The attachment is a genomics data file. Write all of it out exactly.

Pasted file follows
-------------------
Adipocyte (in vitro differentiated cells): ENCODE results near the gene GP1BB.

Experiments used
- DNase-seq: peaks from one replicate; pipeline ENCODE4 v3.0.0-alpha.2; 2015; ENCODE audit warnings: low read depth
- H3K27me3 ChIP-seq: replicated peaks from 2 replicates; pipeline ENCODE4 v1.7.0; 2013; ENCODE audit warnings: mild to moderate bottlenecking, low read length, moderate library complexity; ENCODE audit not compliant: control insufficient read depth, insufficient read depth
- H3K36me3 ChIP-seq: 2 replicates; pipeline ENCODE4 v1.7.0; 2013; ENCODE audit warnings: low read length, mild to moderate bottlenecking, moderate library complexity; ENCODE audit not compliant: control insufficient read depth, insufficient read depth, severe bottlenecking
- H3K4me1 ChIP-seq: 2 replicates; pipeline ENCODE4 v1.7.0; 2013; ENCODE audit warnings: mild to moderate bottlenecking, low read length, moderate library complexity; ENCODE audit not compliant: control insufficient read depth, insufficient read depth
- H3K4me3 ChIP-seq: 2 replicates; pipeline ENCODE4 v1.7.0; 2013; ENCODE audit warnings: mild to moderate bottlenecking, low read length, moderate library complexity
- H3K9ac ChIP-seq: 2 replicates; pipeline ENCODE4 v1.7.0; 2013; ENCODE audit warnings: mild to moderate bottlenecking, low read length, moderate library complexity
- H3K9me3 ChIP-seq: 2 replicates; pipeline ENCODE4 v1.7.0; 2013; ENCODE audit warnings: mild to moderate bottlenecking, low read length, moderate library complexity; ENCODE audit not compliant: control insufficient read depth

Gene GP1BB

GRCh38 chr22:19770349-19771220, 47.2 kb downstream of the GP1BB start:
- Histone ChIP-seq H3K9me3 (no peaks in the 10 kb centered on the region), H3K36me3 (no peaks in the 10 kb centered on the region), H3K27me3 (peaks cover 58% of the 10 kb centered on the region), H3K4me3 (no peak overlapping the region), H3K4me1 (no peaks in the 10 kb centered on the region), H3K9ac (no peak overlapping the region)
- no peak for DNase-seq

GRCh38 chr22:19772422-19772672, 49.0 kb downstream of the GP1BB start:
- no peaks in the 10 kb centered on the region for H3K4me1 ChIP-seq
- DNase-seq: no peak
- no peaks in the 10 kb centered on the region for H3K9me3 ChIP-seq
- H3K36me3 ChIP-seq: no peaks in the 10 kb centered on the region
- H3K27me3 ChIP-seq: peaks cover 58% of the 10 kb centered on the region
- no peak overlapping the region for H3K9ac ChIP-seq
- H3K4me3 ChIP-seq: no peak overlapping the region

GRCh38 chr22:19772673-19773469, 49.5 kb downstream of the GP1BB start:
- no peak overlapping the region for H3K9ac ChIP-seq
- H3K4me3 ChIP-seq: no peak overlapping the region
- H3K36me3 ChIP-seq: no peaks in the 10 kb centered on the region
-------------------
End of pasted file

Adipocyte (in vitro differentiated cells): ENCODE results near the gene GP1BB.

Experiments used
- DNase-seq: peaks from one replicate; pipeline ENCODE4 v3.0.0-alpha.2; 2015; ENCODE audit warnings: low read depth
- H3K27me3 ChIP-seq: replicated peaks from 2 replicates; pipeline ENCODE4 v1.7.0; 2013; ENCODE audit warnings: mild to moderate bottlenecking, low read length, moderate library complexity; ENCODE audit not compliant: control insufficient read depth, insufficient read depth
- H3K36me3 ChIP-seq: 2 replicates; pipeline ENCODE4 v1.7.0; 2013; ENCODE audit warnings: low read length, mild to moderate bottlenecking, moderate library complexity; ENCODE audit not compliant: control insufficient read depth, insufficient read depth, severe bottlenecking
- H3K4me1 ChIP-seq: 2 replicates; pipeline ENCODE4 v1.7.0; 2013; ENCODE audit warnings: mild to moderate bottlenecking, low read length, moderate library complexity; ENCODE audit not compliant: control insufficient read depth, insufficient read depth
- H3K4me3 ChIP-seq: 2 replicates; pipeline ENCODE4 v1.7.0; 2013; ENCODE audit warnings: mild to moderate bottlenecking, low read length, moderate library complexity
- H3K9ac ChIP-seq: 2 replicates; pipeline ENCODE4 v1.7.0; 2013; ENCODE audit warnings: mild to moderate bottlenecking, low read length, moderate library complexity
- H3K9me3 ChIP-seq: 2 replicates; pipeline ENCODE4 v1.7.0; 2013; ENCODE audit warnings: mild to moderate bottlenecking, low read length, moderate library complexity; ENCODE audit not compliant: control insufficient read depth

Gene GP1BB

GRCh38 chr22:19770349-19771220, 47.2 kb downstream of the GP1BB start:
- Histone ChIP-seq H3K9me3 (no peaks in the 10 kb centered on the region), H3K36me3 (no peaks in the 10 kb centered on the region), H3K27me3 (peaks cover 58% of the 10 kb centered on the region), H3K4me3 (no peak overlapping the region), H3K4me1 (no peaks in the 10 kb centered on the region), H3K9ac (no peak overlapping the region)
- no peak for DNase-seq

GRCh38 chr22:19772422-19772672, 49.0 kb downstream of the GP1BB start:
- no peaks in the 10 kb centered on the region for H3K4me1 ChIP-seq
- DNase-seq: no peak
- no peaks in the 10 kb centered on the region for H3K9me3 ChIP-seq
- H3K36me3 ChIP-seq: no peaks in the 10 kb centered on the region
- H3K27me3 ChIP-seq: peaks cover 58% of the 10 kb centered on the region
- no peak overlapping the region for H3K9ac ChIP-seq
- H3K4me3 ChIP-seq: no peak overlapping the region

GRCh38 chr22:19772673-19773469, 49.5 kb downstream of the GP1BB start:
- no peak overlapping the region for H3K9ac ChIP-seq
- H3K4me3 ChIP-seq: no peak overlapping the region
- H3K36me3 ChIP-seq: no peaks in the 10 kb centered on the region